Art gallery is transformed by “mutations”

Alyson Poveda

The University Union Gallery presented MUYMALFAUNADAPTATION exhibit on Thursday, Oct. 1, which exhibits 40 different pieces of art of Northern Californian and Sac State alumnus John Stuart Berger. An exhibition that promises to take anyone to a world full of creatures non-genetically modified and mutated organism.

MUY-MAL-FAUN-ADAPTATION (VERY- BAD- FAUN-ADAPTATION), is an exhibition inspired on cantankerous animals such as snakes, lizards, carnivorous mammals, birds, and insects with large mandibles, that Artist Berger became obsessed with when he was a kid.

“My passion for these animals progressed into art—visions began to ooze out of the deep, dark recesses of my brain and that’s how my characters began to take form,” explains Berger in his artist statement.

The characters all seemed to have gone through a mutant process in a fantasy world where they were oppressed. There were birds with sharp and strong fangs that make could cause anyone a chill. Indeed, the most terrifying and chaotic ones are the characters in which there is a type of mutation between a human and a mouse.

Along with all the chaotic characters, there are some characters in this mutant world that are somewhat cute. Most of the characters have sad or funny expression on their faces; expression that might confuse anyone surrounded who see these paintings.

“It is a mix of a lot of emotions, little of scare, a little of nerves, mostly those but a little of excitement,” said Daniel Le, a fourth-year recreation therapy major, about the feelings that he encountered while looking at Berger’s art pieces and who is also thinking on pursuing an art major for the next semester.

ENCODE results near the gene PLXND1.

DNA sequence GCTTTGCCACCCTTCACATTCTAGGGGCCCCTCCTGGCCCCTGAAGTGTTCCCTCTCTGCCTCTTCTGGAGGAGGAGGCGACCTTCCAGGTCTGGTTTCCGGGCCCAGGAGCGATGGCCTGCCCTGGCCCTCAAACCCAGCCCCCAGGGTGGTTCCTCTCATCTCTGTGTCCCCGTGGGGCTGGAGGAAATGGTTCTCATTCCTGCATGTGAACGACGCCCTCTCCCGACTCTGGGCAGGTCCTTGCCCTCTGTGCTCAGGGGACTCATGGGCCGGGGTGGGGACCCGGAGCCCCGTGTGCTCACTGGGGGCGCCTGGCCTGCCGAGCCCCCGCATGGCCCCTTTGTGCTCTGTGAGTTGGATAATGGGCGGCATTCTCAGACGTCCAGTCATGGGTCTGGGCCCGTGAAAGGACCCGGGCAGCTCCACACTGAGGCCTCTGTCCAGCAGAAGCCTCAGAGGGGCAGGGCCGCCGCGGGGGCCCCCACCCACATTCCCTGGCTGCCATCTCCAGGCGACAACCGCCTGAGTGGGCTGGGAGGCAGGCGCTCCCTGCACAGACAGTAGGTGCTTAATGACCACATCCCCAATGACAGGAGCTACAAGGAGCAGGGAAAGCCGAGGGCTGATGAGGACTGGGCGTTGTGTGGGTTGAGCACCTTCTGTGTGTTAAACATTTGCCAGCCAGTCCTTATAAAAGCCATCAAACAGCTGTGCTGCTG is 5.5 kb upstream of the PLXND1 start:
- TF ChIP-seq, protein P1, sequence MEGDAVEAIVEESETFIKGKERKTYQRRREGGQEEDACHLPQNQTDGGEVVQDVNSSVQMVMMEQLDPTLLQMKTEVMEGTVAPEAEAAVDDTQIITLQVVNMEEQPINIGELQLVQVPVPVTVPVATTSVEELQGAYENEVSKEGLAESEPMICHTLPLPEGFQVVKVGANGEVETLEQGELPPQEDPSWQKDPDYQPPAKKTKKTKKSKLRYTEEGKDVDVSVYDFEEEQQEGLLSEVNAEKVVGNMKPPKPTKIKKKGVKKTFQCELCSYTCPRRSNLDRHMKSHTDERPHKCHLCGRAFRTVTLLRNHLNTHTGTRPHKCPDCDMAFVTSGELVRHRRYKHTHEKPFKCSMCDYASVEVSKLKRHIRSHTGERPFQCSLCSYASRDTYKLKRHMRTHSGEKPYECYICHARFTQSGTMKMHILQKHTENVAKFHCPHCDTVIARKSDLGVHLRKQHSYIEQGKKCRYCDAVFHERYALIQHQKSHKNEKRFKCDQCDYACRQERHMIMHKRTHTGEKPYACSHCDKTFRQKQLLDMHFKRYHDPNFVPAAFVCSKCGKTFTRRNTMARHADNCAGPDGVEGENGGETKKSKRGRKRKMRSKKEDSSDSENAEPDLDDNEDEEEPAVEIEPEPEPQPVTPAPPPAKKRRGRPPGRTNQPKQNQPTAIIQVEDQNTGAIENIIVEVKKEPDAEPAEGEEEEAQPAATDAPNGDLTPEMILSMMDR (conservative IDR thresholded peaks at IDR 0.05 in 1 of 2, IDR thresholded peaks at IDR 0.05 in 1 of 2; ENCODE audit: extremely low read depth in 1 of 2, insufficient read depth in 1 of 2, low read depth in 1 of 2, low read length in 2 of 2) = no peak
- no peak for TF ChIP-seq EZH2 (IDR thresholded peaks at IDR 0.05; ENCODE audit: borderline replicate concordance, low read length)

In addition to the characters portrayed in the paintings, the colors used by the artist, which he describes as “primary colors but straight colors right out of the tubes of paints” is what stands out the most.

“There were some consistent characters that keep popping up between separate paintings,” said Buddy Hale, third-year business major, who was curious about the constant use of snake and mouse in Berger’s paintings.

“There is a snake character that you see in five or six of his paintings,” continued Hale. “You cannot see both eyes of [the snake], it is always the side of the snake. Sometimes they are acting as arms of the characters or you can also see them coming of something head, or ripping out of someone’s stomach or it is strangling a mouse and this is not just in one painting but in multiple of his paintings,’ expressed Hale.

“I feel that most that viewed the gallery may feel uneasy, uncomfortable from the very grotesque and gory [stuff] that is going on. But at the same time I kinda appreciate it because I like art that makes you feel uncomfortable; that makes you feel uneasy and think about it,” said Daniel Le.

Berger mentioned that he is aware that some people feel uncomfortable with his art pieces and consistently gets this type of reaction. He also mentioned that there is a certain level of scariness and curtness that people can experience when going back and forth in his painting art pieces.

Over all, Berger expressed that “there are far more scary things in the world.”

As did many in attendance, Le found the exhibition interesting and was excited to see different types of artworks, but he goes further on saying that these individual characters might be what John Stuart Berger’s life visually is. “It is a very honest or a very brutal view of how our world might be if our thoughts were visuals,” Le said.

There are some exclusive art pieces of Berger that have never be shown in the Sacramento Area and are open to the Sac State community at MUYMALFAUNADAPTATION exhibition.

The art exhibition will continue until Oct. 22.